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Inhabiting the southeast of Tanzania and the northeast of Mozambique are about 500,000 Makonde, divided into matrilineal clans, each one comprising several villages. Makonde carvers are prolific producers of masks, statues and decorative objects. The most famous are the lipico masks, which are used to mark a boy’s initiation into adulthood. Lipico is the name that Makonde men give to the masker of their masquerading association, who is brought from the bush into the village for initiation celebrations. The dances are accompanied by an orchestra of drummers. These masks have realistic features and are often decorated with scarification marks. They are carved with light balsa-like wood and are always worn with a cloth. The lip plug suggests that it is intended to represent a woman elder.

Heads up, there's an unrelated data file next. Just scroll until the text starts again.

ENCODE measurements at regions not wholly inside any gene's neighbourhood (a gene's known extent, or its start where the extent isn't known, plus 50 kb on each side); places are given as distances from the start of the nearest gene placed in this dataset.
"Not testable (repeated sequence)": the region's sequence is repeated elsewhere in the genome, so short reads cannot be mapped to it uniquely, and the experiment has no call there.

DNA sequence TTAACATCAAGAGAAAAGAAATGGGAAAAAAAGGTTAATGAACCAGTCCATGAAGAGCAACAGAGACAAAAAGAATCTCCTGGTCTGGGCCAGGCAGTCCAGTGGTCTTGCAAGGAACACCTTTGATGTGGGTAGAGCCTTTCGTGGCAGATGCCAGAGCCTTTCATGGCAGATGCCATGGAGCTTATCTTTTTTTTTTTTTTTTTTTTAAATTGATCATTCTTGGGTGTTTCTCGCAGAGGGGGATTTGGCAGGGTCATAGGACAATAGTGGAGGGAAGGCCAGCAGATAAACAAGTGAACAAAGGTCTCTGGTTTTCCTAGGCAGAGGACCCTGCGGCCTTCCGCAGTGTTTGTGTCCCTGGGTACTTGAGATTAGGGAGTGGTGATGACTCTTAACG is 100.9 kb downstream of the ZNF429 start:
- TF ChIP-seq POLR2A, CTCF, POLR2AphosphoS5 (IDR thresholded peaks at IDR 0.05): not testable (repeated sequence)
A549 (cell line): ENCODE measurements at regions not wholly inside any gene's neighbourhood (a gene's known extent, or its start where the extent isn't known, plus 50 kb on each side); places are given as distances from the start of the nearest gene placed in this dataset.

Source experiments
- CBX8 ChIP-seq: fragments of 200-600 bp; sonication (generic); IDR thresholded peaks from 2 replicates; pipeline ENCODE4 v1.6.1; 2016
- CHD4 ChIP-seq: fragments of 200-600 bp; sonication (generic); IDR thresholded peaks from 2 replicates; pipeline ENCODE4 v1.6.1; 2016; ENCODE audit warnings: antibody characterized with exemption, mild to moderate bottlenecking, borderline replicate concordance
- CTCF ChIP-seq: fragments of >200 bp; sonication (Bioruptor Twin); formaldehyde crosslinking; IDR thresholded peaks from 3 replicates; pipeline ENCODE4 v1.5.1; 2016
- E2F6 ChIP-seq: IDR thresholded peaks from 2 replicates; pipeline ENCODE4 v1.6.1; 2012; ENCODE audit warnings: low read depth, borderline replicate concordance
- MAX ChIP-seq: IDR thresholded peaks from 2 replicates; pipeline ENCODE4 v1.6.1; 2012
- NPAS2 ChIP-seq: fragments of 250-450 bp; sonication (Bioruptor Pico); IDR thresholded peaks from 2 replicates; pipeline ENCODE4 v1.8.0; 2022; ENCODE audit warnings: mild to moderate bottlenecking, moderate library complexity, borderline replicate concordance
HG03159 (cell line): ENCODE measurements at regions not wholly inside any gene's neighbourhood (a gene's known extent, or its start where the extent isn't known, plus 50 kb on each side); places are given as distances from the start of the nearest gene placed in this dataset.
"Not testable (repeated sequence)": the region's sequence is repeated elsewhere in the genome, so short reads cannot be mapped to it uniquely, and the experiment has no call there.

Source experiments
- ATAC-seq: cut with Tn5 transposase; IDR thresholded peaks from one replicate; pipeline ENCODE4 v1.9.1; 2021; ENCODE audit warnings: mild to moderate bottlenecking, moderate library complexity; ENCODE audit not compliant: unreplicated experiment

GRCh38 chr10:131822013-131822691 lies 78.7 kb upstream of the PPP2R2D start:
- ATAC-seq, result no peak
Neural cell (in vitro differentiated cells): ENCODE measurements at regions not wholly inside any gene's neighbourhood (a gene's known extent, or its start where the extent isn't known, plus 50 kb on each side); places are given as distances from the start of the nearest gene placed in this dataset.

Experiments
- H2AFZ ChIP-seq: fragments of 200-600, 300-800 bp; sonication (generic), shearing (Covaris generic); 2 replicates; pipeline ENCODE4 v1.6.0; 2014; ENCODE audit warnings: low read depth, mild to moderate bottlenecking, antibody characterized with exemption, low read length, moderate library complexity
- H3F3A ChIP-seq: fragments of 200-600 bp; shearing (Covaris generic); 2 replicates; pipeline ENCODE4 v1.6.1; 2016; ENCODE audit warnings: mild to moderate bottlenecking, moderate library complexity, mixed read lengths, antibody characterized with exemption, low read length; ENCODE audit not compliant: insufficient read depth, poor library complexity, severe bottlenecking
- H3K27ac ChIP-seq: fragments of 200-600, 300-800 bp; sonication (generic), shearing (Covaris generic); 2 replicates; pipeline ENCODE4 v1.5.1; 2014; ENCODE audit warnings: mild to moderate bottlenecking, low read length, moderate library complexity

Exhibited at the "Fertile, Frightful, Divine"show. New Brunswick, NJ. July 2011
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